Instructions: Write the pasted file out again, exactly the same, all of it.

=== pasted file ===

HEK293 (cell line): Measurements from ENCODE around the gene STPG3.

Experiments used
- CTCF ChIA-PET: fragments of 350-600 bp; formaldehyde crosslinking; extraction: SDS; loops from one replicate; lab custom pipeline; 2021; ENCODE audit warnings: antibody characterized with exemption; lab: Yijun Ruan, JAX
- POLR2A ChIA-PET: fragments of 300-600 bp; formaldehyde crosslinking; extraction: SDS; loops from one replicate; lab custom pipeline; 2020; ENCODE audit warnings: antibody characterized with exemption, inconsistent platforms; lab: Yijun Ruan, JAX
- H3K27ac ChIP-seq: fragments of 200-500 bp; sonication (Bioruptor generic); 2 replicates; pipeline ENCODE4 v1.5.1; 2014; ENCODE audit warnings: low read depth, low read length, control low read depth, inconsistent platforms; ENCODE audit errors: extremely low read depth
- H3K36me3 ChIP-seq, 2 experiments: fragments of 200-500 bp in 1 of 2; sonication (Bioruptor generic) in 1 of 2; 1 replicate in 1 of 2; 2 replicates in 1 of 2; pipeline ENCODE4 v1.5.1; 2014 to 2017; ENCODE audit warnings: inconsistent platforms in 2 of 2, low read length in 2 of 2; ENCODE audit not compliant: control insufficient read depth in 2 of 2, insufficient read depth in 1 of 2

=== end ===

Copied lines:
HEK293 (cell line): Measurements from ENCODE around the gene STPG3.

Experiments used
- CTCF ChIA-PET: fragments of 350-600 bp; formaldehyde crosslinking; extraction: SDS; loops from one replicate; lab custom pipeline; 2021; ENCODE audit warnings: antibody characterized with exemption; lab: Yijun Ruan, JAX
- POLR2A ChIA-PET: fragments of 300-600 bp; formaldehyde crosslinking; extraction: SDS; loops from one replicate; lab custom pipeline; 2020; ENCODE audit warnings: antibody characterized with exemption, inconsistent platforms; lab: Yijun Ruan, JAX
- H3K27ac ChIP-seq: fragments of 200-500 bp; sonication (Bioruptor generic); 2 replicates; pipeline ENCODE4 v1.5.1; 2014; ENCODE audit warnings: low read depth, low read length, control low read depth, inconsistent platforms; ENCODE audit errors: extremely low read depth
- H3K36me3 ChIP-seq, 2 experiments: fragments of 200-500 bp in 1 of 2; sonication (Bioruptor generic) in 1 of 2; 1 replicate in 1 of 2; 2 replicates in 1 of 2; pipeline ENCODE4 v1.5.1; 2014 to 2017; ENCODE audit warnings: inconsistent platforms in 2 of 2, low read length in 2 of 2; ENCODE audit not compliant: control insufficient read depth in 2 of 2, insufficient read depth in 1 of 2